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Are university students really customers? When illusion may lead to delusion for all!

Göran Svensson (Oslo School of Management, Oslo, Norway)
Greg Wood (Bowater School of Management and Marketing, Deakin University, Warrnambool, Australia)

International Journal of Educational Management

ISSN: 0951-354X

Article publication date: 23 January 2007




The marketing concept is an idea that has been adopted in non‐marketing contexts, such as the relationships between universities and their students. This paper aims to posit that marketing metaphors are inappropriate to describe the student‐university relationship.


The authors provide a conceptual discussion of the topic.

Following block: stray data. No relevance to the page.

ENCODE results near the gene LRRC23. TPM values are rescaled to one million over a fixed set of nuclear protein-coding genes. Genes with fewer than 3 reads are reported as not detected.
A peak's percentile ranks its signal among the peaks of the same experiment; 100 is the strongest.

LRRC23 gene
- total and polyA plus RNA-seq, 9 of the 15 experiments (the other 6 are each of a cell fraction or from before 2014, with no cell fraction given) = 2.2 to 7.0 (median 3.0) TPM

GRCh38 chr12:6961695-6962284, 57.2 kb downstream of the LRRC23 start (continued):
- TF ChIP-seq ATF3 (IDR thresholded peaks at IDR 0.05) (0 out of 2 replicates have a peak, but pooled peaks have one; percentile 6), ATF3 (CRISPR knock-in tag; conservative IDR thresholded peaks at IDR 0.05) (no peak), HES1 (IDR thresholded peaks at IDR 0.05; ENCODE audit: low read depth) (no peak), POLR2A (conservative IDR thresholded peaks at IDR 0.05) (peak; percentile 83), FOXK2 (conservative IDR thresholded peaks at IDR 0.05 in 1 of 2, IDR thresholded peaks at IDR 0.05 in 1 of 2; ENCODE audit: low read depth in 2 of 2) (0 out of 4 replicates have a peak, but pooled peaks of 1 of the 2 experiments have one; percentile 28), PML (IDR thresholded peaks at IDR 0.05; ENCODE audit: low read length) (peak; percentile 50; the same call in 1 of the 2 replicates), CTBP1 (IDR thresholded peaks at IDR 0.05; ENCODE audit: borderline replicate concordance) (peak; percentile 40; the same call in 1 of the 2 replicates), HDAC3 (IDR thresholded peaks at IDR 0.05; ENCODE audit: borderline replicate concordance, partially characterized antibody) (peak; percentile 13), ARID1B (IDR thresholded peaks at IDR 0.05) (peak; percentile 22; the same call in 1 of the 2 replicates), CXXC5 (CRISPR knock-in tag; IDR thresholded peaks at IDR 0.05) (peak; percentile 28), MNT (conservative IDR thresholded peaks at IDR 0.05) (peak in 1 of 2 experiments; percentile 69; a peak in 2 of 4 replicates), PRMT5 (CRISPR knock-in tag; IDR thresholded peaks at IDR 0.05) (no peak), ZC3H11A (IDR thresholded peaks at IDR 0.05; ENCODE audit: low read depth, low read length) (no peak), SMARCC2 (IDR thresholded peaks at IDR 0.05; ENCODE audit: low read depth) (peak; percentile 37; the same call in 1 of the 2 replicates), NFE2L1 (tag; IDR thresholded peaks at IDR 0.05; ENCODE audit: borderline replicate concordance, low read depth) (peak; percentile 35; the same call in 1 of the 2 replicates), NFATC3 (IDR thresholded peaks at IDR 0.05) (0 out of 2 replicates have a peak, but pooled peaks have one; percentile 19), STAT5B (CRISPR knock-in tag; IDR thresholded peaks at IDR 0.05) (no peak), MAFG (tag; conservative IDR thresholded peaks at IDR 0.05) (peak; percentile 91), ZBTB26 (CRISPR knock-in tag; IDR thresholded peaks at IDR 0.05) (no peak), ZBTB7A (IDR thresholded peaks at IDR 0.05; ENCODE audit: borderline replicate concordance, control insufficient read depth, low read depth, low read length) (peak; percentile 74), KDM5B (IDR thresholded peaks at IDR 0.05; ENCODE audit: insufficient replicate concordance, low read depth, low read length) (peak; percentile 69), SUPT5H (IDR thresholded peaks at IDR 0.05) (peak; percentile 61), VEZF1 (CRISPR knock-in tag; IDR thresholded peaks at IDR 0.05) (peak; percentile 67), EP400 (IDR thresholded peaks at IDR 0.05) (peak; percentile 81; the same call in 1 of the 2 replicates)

The use of marketing metaphors appears sometimes to be indiscriminate and the appropriateness to use them in student‐university relationships is questioned in this article.

Research limitations/implications

This notion of students as customers has caused a misinterpretation of the relationship between universities and students.

Practical implications

Students should not be viewed as customers of the university, but as citizens of the university community. The contention contained within this paper is that the customer metaphor is inappropriate to describe students' relationships to universities.


The use of marketing buzzwords does not contribute to a correct description or an accurate understanding of the student‐university relationship. On the contrary, misconceptions and misunderstandings flourish due to misleading terminology and contradictory vocabulary. These frameworks tend to be illusionary if used in non‐marketing contexts, such as universities.



Svensson, G. and Wood, G. (2007), "Are university students really customers? When illusion may lead to delusion for all!", International Journal of Educational Management, Vol. 21 No. 1, pp. 17-28.



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Copyright © 2007, Emerald Group Publishing Limited